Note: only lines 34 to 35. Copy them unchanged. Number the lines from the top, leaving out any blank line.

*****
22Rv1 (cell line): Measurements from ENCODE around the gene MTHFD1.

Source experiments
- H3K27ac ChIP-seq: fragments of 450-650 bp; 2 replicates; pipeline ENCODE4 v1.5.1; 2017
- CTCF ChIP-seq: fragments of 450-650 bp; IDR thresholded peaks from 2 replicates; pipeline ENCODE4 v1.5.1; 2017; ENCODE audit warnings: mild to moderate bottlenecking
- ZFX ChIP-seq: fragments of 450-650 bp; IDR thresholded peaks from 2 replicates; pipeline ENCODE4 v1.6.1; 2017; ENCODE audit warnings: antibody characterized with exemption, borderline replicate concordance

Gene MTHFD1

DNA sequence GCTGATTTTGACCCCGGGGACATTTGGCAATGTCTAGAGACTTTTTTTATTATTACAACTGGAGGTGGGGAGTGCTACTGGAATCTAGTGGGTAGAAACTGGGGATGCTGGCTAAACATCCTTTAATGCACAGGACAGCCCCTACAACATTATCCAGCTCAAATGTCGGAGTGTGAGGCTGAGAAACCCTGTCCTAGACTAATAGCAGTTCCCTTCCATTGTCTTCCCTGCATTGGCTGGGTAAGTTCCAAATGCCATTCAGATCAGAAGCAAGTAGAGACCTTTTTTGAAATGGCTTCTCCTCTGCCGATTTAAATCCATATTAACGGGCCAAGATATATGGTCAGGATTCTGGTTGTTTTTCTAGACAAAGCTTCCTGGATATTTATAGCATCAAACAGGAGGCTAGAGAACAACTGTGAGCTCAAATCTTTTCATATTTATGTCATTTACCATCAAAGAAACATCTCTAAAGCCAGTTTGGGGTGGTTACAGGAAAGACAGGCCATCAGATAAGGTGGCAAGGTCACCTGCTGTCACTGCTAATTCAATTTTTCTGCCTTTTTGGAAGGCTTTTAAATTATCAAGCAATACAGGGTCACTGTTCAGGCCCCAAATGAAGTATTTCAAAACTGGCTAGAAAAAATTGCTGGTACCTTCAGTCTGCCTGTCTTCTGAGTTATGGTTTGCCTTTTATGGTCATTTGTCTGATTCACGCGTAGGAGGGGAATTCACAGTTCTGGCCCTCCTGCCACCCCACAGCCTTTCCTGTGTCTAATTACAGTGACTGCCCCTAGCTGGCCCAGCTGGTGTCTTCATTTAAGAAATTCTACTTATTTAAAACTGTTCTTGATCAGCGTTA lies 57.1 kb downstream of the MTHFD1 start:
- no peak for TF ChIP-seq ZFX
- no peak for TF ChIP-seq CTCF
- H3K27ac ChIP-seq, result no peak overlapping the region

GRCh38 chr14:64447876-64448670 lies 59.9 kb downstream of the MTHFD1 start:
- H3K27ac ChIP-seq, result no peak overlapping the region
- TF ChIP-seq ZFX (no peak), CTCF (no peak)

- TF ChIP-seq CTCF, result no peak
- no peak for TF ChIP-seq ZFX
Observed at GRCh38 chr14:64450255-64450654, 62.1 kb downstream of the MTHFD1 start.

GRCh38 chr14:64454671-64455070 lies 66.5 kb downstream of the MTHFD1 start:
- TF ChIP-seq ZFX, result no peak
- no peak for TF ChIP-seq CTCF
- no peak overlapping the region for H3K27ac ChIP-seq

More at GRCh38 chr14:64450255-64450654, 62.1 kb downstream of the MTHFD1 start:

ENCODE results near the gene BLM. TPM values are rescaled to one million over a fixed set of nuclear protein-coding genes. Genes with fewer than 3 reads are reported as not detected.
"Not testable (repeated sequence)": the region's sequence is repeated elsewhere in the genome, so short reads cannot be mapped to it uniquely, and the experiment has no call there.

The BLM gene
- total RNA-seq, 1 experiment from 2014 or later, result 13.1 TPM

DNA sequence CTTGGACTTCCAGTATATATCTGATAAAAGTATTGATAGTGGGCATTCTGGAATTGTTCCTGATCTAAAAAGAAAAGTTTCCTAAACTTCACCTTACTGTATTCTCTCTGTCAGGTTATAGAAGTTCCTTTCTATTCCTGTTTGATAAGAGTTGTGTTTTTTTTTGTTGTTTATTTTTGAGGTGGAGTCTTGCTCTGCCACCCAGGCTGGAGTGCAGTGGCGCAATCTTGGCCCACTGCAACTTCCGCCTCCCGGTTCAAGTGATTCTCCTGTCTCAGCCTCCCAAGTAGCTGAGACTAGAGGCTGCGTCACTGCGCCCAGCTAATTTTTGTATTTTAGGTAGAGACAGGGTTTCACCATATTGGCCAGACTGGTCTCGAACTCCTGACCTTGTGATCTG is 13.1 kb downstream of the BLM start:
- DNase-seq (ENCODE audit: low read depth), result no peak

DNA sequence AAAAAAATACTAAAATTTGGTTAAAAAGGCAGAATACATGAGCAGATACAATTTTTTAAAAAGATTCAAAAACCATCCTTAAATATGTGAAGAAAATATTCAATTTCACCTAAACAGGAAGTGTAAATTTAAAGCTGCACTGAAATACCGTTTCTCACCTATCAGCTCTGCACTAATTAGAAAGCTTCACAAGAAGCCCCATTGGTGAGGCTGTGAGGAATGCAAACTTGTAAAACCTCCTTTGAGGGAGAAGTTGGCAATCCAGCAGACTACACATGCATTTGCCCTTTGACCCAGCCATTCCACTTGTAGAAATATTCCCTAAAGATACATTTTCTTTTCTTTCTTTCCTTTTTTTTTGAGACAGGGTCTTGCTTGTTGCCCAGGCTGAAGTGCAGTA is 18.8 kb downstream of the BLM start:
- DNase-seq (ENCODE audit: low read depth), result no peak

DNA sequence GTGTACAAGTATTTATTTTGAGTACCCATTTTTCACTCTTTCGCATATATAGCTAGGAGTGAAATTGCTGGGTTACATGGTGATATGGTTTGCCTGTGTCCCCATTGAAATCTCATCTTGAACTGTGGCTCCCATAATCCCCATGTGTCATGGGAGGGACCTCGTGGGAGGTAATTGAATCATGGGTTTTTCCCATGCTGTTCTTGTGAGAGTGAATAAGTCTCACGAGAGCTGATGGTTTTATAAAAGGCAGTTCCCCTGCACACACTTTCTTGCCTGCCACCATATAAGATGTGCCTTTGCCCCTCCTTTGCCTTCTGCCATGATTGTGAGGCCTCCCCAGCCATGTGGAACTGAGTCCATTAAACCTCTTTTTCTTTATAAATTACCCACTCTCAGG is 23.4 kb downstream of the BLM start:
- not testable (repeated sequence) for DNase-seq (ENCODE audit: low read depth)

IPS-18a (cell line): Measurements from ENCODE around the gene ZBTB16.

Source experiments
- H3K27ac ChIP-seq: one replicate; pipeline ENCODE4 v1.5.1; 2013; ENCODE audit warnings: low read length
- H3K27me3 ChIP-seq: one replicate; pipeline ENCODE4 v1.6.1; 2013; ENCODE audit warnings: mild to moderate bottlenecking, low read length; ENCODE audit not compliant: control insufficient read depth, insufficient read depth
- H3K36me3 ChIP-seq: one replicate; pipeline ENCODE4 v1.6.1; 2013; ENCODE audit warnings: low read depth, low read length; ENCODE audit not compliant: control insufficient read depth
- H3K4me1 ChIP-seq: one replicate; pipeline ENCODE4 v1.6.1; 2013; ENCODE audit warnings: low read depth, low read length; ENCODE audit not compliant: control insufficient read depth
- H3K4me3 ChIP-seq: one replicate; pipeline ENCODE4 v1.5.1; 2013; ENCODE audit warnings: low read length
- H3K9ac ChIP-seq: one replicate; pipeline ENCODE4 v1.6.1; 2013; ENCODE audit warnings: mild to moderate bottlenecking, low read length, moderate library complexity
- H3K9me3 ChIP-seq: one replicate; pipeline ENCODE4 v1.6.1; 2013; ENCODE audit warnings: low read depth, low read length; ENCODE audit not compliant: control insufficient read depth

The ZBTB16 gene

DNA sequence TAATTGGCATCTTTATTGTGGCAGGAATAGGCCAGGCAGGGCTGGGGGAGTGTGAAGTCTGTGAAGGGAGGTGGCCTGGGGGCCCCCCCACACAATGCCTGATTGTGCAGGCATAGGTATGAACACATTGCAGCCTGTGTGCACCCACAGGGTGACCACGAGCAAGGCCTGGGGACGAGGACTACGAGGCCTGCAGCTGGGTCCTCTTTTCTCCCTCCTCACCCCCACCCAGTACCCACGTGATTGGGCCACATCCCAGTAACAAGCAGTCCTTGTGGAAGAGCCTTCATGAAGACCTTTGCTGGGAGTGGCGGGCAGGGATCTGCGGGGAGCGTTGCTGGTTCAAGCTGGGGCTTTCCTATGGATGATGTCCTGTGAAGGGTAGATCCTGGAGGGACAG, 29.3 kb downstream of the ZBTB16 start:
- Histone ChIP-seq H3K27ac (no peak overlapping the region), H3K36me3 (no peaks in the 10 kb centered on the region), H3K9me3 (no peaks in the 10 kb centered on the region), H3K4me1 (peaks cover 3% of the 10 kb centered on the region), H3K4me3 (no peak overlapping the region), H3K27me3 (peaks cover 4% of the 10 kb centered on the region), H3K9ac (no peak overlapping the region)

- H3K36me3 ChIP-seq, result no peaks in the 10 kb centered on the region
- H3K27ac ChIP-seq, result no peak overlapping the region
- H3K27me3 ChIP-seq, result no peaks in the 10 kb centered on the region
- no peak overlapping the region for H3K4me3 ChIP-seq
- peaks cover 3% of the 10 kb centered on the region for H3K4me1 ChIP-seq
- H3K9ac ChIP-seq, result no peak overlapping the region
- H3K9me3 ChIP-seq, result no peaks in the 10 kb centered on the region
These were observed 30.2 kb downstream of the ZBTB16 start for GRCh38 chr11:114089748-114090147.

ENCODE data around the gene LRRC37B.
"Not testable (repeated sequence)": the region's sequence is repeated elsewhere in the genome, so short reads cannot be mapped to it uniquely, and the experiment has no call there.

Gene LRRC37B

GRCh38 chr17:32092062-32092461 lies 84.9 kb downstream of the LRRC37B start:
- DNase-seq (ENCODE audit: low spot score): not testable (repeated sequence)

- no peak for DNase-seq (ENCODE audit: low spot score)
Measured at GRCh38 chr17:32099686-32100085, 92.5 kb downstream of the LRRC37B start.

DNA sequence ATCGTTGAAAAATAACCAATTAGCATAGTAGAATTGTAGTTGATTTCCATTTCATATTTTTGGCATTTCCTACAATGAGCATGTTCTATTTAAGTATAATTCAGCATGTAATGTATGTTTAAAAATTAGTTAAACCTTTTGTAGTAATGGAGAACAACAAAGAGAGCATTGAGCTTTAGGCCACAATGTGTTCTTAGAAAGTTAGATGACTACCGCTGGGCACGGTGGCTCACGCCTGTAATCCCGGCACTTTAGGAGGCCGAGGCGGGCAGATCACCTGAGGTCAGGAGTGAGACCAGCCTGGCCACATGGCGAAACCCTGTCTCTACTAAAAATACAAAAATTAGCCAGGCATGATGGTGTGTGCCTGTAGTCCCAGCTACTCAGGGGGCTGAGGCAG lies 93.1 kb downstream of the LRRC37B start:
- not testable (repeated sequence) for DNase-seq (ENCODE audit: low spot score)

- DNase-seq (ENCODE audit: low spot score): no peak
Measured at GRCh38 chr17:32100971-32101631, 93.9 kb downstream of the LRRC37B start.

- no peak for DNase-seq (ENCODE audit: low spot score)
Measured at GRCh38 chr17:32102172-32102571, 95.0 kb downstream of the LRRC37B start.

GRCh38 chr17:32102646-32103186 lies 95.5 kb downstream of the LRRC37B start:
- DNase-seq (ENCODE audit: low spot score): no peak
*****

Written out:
- H3K27ac ChIP-seq: one replicate; pipeline ENCODE4 v1.5.1; 2013; ENCODE audit warnings: low read length
- H3K27me3 ChIP-seq: one replicate; pipeline ENCODE4 v1.6.1; 2013; ENCODE audit warnings: mild to moderate bottlenecking, low read length; ENCODE audit not compliant: control insufficient read depth, insufficient read depth